When lifting the lockdown restrictions, Belgium will have to increase testing and start contact tracing.
The issue of contact tracing, which until now has been missing in the Belgian measures to fight the coronavirus, was mentioned as the last point in the decision taken by the National Security Council on Friday (24 April) on the gradual lifting of restrictions (deconfinement) during May and June.
Under “conditions for success”, the decision states that to ensure deconfinement in the best possible conditions, testing and tracing will play a major role. “For tracing, a coordinated strategy between regions and communities will be implemented, with the support of federal experts.”
“Contact tracing should start already in May, as soon as possible,” said professor Steven Van Gucht, spokesperson of Sciensano, to The Brussels Times. “We intend to set up call centres with 2,000 staff.”
He thought that main method of tracing would be manual while a mobile phone application will be a complimentary method. “I’ll recommend the use of an application but it cannot be sufficient.”
In its joint roadmap (15 April) towards a common lifting of the measures in the EU member states, the European Commission gave a green light to the use of mobile applications that warn citizens of an increased risk due to contact with a person tested positive for COVID-19.
“Such tracing is particularly relevant in the phase of lifting containment measures, when the infection risk grows as more and more people get in contact with each other,” the Commission wrote.
The European Centre for Disease Prevention and Control (ECDC) has also endorsed the roadmap and wrote in its latest risk assessment (23 April) that a “framework for contact tracing, based on extensive testing, active case finding, early detection of cases, isolation of cases, quarantine and follow-up of contacts, possibly supported by electronic tools and applications,” should be put in place.
“The world will not and cannot go back to the way things were,” said WHO Director-General Dr Tedros Adhanom Ghebreyesus last week and stressed the importance of testing and tracing.
“There must be a ´new normal’ – a world that is healthier, safer and better prepared. The same public health measures we have been advocating since the beginning of the pandemic must remain the backbone of the response in all countries. Find every case; Isolate every case; Test every case; Care for every case; Trace and quarantine every contact.”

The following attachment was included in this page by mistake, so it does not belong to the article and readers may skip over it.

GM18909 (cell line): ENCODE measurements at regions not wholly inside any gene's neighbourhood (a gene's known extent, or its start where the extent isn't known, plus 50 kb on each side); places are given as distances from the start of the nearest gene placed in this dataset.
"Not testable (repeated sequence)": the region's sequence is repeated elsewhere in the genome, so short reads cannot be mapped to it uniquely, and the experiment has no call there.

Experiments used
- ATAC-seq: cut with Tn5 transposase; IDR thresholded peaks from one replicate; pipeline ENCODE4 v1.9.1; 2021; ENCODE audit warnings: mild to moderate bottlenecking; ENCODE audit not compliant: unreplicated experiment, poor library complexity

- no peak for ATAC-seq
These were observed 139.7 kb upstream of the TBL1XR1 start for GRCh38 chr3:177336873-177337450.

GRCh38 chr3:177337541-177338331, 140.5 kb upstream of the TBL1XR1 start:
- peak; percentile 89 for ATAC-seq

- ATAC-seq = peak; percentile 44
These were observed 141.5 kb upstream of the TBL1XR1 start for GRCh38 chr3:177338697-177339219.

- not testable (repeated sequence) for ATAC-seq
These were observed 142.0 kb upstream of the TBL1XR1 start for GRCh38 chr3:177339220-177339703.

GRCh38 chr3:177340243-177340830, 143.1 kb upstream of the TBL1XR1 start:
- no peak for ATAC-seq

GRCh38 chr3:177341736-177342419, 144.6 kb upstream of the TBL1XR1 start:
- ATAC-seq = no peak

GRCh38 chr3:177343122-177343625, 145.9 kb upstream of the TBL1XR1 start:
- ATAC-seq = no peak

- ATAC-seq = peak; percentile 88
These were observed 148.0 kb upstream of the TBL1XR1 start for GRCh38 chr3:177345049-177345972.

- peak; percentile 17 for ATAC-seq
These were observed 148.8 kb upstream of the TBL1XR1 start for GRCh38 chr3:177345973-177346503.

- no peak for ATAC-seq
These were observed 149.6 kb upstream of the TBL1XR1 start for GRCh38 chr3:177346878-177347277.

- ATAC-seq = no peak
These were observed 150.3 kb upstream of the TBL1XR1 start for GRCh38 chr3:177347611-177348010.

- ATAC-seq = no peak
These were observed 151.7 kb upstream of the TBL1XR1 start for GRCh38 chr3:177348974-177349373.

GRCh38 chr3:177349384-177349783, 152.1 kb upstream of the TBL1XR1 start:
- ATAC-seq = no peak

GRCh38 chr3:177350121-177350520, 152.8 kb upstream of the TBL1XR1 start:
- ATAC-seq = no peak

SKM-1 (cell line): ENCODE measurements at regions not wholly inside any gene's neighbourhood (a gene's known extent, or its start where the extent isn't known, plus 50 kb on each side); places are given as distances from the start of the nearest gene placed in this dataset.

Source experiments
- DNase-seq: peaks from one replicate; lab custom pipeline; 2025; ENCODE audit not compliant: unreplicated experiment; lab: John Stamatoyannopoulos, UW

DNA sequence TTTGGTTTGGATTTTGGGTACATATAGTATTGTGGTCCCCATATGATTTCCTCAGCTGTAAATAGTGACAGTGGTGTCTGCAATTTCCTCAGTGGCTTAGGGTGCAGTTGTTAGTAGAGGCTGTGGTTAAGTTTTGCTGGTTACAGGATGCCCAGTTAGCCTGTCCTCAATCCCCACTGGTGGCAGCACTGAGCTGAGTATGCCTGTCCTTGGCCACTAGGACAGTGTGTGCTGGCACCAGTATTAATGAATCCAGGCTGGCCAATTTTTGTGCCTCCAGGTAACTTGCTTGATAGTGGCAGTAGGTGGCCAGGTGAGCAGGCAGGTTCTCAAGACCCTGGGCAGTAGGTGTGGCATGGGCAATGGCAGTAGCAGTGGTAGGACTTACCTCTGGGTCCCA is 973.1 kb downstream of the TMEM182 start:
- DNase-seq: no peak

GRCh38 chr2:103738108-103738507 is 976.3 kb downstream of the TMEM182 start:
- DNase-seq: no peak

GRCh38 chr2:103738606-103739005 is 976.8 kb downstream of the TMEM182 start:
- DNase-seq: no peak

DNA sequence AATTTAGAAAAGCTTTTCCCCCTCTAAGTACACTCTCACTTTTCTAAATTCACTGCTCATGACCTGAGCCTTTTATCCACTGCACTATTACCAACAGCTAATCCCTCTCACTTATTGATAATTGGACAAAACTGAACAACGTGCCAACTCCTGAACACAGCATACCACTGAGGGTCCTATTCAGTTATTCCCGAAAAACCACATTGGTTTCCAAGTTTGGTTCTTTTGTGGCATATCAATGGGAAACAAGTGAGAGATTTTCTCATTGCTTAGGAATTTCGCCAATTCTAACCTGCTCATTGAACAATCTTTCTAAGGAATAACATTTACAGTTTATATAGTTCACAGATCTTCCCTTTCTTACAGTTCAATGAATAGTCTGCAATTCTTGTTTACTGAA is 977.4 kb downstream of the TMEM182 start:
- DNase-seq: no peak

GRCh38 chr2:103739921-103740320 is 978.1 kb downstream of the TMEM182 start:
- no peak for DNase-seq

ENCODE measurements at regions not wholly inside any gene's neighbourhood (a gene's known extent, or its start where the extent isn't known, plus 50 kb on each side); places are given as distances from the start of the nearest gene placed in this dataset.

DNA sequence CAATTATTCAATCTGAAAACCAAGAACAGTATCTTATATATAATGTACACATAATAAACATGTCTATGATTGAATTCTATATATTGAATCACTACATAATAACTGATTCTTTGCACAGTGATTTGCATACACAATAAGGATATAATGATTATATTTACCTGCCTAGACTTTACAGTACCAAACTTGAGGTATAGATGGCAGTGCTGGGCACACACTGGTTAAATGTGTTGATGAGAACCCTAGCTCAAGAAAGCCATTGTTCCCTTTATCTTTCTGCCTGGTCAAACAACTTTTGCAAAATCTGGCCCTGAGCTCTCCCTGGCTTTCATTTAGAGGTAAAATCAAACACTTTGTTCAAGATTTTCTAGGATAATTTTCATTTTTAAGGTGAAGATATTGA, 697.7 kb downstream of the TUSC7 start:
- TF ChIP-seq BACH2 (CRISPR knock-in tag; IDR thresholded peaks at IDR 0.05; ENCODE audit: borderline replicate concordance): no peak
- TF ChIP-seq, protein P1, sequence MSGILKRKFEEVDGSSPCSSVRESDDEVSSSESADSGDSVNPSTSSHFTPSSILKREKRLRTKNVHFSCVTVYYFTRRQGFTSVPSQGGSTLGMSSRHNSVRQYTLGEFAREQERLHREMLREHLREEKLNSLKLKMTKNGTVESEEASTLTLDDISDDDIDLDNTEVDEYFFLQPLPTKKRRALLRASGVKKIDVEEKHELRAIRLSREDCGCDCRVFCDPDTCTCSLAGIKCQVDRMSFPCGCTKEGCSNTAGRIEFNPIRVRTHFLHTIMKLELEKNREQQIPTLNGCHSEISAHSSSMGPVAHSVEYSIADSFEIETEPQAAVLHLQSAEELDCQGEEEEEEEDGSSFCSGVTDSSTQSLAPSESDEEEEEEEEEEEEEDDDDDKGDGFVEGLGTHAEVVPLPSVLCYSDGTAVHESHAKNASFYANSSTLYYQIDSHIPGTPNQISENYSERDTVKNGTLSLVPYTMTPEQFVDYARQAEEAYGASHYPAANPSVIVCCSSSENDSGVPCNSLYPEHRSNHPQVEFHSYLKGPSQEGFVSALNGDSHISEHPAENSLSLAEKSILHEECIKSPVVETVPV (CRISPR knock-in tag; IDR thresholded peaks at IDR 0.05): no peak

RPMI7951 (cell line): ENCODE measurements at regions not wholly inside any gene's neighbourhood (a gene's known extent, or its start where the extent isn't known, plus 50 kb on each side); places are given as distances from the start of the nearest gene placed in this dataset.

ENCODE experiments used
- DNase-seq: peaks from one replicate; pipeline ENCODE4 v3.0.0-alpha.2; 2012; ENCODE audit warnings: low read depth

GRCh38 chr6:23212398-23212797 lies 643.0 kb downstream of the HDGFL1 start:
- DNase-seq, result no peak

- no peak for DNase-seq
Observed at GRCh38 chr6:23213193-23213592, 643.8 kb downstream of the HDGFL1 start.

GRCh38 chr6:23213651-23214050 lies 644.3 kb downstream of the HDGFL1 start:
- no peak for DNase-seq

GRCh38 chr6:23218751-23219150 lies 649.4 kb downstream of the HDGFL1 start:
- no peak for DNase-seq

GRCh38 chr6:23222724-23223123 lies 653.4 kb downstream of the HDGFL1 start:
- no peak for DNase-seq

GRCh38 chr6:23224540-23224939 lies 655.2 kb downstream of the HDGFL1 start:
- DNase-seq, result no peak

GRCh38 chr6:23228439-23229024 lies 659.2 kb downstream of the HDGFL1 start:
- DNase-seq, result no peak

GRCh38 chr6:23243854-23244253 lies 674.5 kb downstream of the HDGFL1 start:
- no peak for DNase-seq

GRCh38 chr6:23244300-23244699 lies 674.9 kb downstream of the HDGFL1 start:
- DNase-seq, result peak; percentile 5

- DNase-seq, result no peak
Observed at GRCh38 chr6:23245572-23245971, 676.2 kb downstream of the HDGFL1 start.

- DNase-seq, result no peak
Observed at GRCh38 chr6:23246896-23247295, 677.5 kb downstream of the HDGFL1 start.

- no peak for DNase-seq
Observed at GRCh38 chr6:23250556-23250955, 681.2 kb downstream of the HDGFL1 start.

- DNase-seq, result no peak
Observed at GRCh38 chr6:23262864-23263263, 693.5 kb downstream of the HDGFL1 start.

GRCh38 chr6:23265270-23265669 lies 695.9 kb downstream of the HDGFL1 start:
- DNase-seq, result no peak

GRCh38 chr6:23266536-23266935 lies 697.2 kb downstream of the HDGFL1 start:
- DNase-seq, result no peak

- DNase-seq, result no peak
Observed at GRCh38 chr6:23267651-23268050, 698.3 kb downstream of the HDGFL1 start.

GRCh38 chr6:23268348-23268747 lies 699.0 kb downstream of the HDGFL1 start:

Asked about serological testing (blood test of antibodies) during the phase-out period, Van Gucht agreed that such tests should be carried out but they are not yet accurate and need first to be validated. Antibodies created as a result of COVID-19 infection can protect against future minor infections but not against serious infections.
He does not believe that the testing can be used on a wider scale. “It could be interesting to use serological testing in settings such as hospitals and retirement homes to identify staff that risk of being infected.”
Preliminary sample tests of antibodies in blood banks in Belgium are not that promising and show that only 4,3 percent of the population had developed antibodies by 14 April. “The sample was representative of all age groups and different parts of the country,” Van Gucht says.
The figure can be seen as a lower limit and he did not expect that it would exceed 10 % by the end of June. The actual infection rate in Brussels until now is probably higher. If not all infected persons develop antibodies after recovery, nor become immune against serious infections in the future, there is a problem in achieving group immunity.
WHO wrote yesterday (25 April) that it continues to review the evidence on antibody responses to coronavirus infection. “Most of these studies show that people who have recovered from infection have antibodies to the virus. However, some of these people have very low levels of neutralizing antibodies in their blood, suggesting that cellular immunity may also be critical for recovery.”
According to WHO, laboratory tests that detect antibodies in people, including rapid immunodiagnostic tests, need further validation to determine their accuracy and reliability. Inaccurate immunodiagnostic tests may falsely categorize people as positive or negative which will have serious consequences and will affect control efforts.
Other countries, such as Italy and Germany, seem to believe more in serological testing. Germany plans to sample the entire population for antibodies in the coming months. Preliminary results from a small German town showed that 14 % of the inhabitants had developed anti-bodies.